Borrowing costs ease to 8.15pc as rescue package rumours still rife
IRELAND'S borrowing costs eased slightly yesterday as talk about a potential bailout continued to swirl around the financial markets.
The yield -- or interest charged -- on Irish 10-year bonds eased to 8.15pc yesterday, the lowest yield since November 9.
Credit analyst Brian Barry of Evolution Securities in London said the market had been surprised by the strength of the government denials of claims it was close to a bailout.
"Building it up to more than it is and calling it a loss of sovereignty probably makes this a harder sell to the public. But it illustrates the government mindset," he said.
Despite the denials, he said the market was convinced a rescue package was available.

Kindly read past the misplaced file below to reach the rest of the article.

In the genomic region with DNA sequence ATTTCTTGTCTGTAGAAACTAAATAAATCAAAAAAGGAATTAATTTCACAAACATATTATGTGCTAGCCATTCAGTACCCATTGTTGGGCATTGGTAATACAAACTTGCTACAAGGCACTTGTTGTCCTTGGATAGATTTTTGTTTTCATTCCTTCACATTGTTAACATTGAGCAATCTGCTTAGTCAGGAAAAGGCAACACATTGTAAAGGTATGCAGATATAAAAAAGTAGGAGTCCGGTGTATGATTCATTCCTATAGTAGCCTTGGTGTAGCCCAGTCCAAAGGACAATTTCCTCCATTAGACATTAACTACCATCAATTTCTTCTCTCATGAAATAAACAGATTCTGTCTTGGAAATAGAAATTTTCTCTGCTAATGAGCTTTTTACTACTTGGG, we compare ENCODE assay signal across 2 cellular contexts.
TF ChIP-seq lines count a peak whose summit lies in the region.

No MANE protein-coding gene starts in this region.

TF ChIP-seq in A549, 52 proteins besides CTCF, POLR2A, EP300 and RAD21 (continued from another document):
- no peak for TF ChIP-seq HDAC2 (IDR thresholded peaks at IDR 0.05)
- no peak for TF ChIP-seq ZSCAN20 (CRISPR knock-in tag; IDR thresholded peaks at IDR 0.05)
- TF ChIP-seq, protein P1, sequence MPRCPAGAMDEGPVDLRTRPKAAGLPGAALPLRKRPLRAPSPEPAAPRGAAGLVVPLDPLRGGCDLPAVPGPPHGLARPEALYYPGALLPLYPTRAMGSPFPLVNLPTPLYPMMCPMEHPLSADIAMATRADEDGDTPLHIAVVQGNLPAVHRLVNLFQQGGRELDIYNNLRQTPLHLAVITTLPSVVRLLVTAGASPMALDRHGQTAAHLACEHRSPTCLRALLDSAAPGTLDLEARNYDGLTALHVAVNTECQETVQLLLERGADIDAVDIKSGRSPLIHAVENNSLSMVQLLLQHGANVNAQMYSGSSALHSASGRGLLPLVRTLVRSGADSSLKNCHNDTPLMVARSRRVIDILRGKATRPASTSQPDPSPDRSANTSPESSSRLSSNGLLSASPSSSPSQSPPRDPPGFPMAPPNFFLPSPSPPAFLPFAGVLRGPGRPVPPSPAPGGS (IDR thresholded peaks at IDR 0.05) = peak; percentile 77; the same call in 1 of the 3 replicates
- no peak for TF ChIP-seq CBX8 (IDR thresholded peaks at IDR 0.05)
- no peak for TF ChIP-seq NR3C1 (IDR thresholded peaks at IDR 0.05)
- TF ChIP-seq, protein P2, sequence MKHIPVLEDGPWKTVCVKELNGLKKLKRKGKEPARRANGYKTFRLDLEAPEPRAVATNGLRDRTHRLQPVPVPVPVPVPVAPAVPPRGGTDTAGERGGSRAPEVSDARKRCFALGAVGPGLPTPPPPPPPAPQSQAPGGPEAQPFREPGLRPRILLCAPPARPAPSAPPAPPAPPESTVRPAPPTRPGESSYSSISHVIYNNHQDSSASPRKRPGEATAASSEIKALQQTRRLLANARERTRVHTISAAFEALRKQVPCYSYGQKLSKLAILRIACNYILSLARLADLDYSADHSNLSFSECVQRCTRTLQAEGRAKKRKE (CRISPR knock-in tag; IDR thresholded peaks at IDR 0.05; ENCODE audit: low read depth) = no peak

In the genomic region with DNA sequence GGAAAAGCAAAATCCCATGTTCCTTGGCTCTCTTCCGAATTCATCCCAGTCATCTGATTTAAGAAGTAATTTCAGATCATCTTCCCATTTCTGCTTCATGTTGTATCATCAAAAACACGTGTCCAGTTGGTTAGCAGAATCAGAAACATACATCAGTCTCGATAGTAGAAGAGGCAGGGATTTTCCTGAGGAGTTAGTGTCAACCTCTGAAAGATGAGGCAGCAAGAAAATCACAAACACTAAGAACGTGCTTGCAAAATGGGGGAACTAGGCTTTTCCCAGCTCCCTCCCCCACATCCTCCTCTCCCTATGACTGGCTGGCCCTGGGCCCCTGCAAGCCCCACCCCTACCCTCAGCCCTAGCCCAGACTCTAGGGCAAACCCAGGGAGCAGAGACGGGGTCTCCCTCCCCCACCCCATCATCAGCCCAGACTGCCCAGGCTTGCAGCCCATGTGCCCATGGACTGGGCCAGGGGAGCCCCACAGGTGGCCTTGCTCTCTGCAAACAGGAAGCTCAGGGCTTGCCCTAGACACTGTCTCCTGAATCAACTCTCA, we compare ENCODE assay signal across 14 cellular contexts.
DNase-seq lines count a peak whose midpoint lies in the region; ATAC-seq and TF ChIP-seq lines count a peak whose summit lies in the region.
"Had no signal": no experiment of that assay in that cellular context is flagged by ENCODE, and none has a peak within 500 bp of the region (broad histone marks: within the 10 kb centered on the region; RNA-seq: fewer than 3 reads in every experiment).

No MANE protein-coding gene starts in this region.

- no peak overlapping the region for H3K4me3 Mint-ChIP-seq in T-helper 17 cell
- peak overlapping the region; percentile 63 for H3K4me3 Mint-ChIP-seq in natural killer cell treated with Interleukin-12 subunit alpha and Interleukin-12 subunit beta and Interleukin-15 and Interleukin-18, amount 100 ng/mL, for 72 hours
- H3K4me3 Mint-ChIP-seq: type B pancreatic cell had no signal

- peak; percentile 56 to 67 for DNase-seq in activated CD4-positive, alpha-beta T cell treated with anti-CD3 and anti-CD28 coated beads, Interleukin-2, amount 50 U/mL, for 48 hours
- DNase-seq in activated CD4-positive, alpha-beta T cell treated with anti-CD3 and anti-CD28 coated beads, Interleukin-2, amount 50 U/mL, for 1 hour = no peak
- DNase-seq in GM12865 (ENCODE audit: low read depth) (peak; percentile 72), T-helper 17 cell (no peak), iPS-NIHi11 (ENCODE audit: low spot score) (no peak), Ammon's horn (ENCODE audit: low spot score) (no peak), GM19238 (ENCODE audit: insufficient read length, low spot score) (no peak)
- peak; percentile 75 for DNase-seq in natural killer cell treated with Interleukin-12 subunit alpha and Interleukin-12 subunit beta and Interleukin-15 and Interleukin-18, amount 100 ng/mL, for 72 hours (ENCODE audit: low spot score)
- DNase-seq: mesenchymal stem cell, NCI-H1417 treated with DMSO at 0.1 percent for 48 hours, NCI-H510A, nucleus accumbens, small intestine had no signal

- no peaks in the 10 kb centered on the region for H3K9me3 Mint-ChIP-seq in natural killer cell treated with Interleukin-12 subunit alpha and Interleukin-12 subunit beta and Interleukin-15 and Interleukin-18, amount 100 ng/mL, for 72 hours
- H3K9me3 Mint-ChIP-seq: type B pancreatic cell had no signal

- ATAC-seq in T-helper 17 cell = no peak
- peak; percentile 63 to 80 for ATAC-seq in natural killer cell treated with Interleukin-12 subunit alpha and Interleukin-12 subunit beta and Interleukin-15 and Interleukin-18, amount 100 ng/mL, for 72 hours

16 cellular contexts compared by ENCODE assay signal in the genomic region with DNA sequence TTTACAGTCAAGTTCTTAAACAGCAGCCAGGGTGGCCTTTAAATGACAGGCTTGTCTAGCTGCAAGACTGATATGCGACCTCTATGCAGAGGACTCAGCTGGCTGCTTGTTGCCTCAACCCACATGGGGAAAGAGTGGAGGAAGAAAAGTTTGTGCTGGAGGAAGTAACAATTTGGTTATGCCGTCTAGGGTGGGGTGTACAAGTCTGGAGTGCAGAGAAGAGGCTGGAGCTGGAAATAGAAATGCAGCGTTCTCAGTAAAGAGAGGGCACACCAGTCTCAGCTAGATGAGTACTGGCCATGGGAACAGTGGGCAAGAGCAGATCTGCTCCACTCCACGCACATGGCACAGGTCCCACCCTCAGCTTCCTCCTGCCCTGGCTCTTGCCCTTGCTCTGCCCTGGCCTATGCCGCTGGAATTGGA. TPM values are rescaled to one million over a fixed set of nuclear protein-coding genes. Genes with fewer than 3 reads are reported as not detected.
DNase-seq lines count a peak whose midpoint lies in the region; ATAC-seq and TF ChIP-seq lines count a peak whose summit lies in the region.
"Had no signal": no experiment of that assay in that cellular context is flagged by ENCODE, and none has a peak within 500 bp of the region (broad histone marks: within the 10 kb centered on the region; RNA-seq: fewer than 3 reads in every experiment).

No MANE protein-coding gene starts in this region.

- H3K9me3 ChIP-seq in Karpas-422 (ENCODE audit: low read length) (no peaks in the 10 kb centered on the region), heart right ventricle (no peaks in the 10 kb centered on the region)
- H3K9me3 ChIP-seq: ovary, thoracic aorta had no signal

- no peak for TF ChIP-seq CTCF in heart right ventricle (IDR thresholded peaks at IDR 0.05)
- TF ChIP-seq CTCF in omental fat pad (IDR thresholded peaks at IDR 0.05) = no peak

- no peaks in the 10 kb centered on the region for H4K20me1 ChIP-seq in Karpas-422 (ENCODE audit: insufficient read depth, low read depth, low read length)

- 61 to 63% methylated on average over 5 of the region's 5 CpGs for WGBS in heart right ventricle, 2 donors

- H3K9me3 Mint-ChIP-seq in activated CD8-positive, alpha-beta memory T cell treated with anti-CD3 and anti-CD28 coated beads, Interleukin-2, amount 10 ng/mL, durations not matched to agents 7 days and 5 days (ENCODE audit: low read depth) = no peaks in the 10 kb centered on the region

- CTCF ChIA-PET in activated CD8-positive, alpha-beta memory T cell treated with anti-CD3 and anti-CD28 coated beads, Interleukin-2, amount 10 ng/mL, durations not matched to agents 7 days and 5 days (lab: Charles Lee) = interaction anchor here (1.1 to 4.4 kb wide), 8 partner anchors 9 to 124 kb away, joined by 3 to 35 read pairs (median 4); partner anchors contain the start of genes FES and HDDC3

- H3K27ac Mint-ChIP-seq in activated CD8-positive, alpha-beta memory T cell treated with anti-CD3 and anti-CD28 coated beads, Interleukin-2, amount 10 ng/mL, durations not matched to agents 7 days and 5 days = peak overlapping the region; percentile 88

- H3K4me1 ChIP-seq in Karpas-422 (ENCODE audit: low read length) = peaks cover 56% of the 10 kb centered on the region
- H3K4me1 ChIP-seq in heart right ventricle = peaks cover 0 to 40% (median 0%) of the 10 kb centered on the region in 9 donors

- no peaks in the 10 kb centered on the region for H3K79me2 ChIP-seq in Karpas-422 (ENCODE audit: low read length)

Ireland is under pressure to take the funds from EU leaders, who fear volatility in Irish bonds will spill over into other markets if the situation is not calmed.The Government wants to avoid the bailout and has no immediate borrowing requirements.
The balance of power may be with Europe, however.
"Irish banks have received €130bn from the European Central Bank to keep the banks afloat, that's the leverage that Europe has," Mr Barry said.
The cost of insuring Irish bonds in case they default also remained high despite repeated denials that a bailout was on the way. Analyst Gavan Nolan of Markit said there had been a slight fall in the cost of insuring bonds because the market believed Ireland would accept the EU funds.